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The Evolution of CRM Systems and CRM Technology

In this blog post, you'll learn about the maturity stages and milestones that CRM technology has gone through.

3 min read

Eric Hansen

Eric Hansen

Nov 05, 2020

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The Evolution of CRM Systems and CRM Technology

Customer relationship management has been around since the first customer returned to the place they purchased something to buy something else. There is no monument to this occurrence, but it is worth thinking about just how different “CRM” used to be. Yet the underlying question has always been the same: What do my customers want? Today, we might see a CRM as just a fancy spreadsheet, but it’s much more. Through modern analytics we’re able to know, understand, and even anticipate our customers in ways unimaginable just a few years ago.

The CRM space may not grab headlines, but it is growing as businesses realize what a power tool a proper software suite can be. In 2018, Gartner reported over 15% growth around the world in CRM solutions, and in 2019 companies expected to spend 75% of their CRM budgets on cloud-based systems. In fact, that same report states, “Since 2016, sales software has the highest proportion of CRM software spending in the cloud.” Not only are businesses investing in CRM solutions, they’re picking agile, modular approaches that provide maximum flexibility. That’s quite a change since 2000, when Y2K and the dot-com meltdown sent CRM investment scurrying for the hills, and innovation practically dried up.

Long before the year 2000, the basic concept of CRM was simply maintaining a list of customers. Perhaps someone bought something, and the business would send them a little note later. Once stores began seeing customers who weren’t local to their area — when transportation technology sufficiently evolved — businesses had to have some way of keeping track of who they were seeing.

Long before the year 2000, the basic concept of CRM was simply maintaining a list of customers.

Sears pioneered this model with mail order catalogs, and big books of customers and their purchasing history at Sears Roebuck headquarters. Now think about those books languishing on shelves, full of unprocessed customer data. Today no business would collect such information only to put it on a hard drive and lock it up in a basement, would they?

Through the 1980’s it was really a basic database at work, but CRM leveled up in the 1990’s with things like referral and reward programs. Businesses were able to analyze more granular shopping data, and a clearer picture emerged of customers. Many of these systems became the bare minimum for today’s customer interactions online. Think about how often you’re encouraged to sign up for special offers when you first visit a website, for example.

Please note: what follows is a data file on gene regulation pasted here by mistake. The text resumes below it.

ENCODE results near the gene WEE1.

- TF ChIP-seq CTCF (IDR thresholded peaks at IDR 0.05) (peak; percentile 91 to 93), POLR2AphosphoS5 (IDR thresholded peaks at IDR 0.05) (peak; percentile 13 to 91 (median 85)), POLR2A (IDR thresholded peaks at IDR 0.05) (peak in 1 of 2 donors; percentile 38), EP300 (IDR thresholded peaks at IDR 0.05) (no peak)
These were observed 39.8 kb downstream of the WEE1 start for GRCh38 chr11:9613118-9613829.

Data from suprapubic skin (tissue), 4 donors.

Thus, when computers made it possible to crunch numbers that would take humans years to process, the notion of using a database to collect customer information became relevant. These databases could store increasing amounts of user data, like their purchase histories, to inform marketers about their spending habits. As computers became more powerful, and marketing became more adept, we began to learn more about the customer than ever before. We could even predict what they might buy next!

Today CRM solutions go far beyond sales, however. They are team-focused, and work across the business to coordinate marketing, sales, even product and R&D. The best CRM tools enable cross-team cooperation, and facilitate communication within the organization. Plus, the modern CRM isn’t just a database where information goes to die — it’s a living tool that can adapt and expand to meet your needs. Want to whip up some customer profiles to inform a new product line? Today’s CRM tools aren’t just about listing customers, but understanding them. And sharing that understanding across the organization, whether it’s at your desk or on mobile.

The best CRM tools enable cross-team cooperation, and facilitate communication within the organization.

When we receive a hand-written note from a craftsperson who made something we purchased, we’re especially thrilled because of the human touch. Today we can leverage the best of what computers can offer in their raw analytical power, plus the human touch of someone who understands how and when to use CRM technology. The customer’s needs are first, and knowable in ways we could not imagine before. Businesses would do well not just to anticipate their product needs, but their human ones as well.

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